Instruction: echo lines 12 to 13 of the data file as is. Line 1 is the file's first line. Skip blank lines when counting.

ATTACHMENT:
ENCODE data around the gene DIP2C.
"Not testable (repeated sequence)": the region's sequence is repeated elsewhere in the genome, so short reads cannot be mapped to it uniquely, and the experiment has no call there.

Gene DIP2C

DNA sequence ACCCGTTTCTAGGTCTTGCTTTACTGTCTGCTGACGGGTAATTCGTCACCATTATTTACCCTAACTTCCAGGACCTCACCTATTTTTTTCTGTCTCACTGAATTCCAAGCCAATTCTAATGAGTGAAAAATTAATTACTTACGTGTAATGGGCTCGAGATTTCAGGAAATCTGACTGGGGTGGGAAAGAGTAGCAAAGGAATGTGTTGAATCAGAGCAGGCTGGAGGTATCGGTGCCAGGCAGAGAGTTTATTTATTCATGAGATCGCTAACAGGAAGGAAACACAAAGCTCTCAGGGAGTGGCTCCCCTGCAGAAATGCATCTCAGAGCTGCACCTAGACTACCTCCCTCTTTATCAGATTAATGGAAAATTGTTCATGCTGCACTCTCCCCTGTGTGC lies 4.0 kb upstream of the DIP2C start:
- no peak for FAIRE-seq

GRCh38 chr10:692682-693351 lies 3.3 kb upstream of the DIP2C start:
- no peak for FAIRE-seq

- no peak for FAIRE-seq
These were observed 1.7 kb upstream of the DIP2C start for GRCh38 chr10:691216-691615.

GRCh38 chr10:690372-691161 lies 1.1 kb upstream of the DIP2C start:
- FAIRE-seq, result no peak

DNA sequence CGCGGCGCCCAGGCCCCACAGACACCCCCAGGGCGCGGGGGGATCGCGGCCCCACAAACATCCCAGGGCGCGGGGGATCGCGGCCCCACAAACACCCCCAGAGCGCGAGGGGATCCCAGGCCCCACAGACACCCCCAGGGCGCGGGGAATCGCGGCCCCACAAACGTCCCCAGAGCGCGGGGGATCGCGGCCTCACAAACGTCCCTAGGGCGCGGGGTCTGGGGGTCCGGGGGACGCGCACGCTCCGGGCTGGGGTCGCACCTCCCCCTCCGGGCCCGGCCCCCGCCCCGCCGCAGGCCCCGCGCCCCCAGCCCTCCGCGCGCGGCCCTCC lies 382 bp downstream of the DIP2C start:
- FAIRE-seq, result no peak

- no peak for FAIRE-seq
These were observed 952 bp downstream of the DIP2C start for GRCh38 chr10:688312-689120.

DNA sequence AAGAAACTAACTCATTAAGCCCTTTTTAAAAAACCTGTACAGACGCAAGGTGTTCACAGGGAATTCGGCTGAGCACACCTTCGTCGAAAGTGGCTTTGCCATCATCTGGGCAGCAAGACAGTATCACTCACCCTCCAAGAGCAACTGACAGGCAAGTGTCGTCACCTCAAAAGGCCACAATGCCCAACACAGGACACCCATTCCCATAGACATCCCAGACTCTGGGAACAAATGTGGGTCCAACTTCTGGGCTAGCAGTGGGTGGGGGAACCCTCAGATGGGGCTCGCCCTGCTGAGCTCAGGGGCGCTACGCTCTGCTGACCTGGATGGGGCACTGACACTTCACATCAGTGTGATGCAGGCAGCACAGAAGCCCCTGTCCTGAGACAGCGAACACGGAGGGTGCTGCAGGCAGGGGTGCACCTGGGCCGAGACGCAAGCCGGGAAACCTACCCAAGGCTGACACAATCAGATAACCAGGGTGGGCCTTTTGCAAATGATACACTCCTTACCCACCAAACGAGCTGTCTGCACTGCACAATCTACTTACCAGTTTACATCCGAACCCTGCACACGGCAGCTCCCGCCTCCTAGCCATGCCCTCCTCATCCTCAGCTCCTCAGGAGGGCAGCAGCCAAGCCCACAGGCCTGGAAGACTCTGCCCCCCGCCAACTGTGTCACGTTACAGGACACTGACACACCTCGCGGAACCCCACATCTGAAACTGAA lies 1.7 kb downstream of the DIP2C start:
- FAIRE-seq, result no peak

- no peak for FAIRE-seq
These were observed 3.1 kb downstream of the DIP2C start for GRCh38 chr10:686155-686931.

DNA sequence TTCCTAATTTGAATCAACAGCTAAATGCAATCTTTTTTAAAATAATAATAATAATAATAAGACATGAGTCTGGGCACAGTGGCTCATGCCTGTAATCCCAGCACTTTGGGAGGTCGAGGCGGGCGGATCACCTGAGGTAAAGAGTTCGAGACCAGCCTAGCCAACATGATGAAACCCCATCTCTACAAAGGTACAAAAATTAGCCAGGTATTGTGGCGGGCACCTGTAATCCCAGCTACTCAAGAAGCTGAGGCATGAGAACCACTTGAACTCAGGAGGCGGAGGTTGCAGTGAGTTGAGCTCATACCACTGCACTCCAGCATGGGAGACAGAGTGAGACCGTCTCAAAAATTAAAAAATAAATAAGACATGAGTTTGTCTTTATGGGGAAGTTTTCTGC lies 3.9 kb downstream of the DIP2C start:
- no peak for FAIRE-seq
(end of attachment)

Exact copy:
DNA sequence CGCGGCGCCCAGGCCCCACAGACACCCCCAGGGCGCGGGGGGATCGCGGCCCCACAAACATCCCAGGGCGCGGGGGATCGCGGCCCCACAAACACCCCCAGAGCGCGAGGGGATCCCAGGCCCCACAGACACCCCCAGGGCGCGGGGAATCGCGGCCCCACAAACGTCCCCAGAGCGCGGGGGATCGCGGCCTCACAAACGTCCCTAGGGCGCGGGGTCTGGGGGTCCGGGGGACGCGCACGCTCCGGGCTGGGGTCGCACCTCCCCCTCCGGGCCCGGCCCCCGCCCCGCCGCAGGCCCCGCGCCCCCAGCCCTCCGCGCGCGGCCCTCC lies 382 bp downstream of the DIP2C start:
- FAIRE-seq, result no peak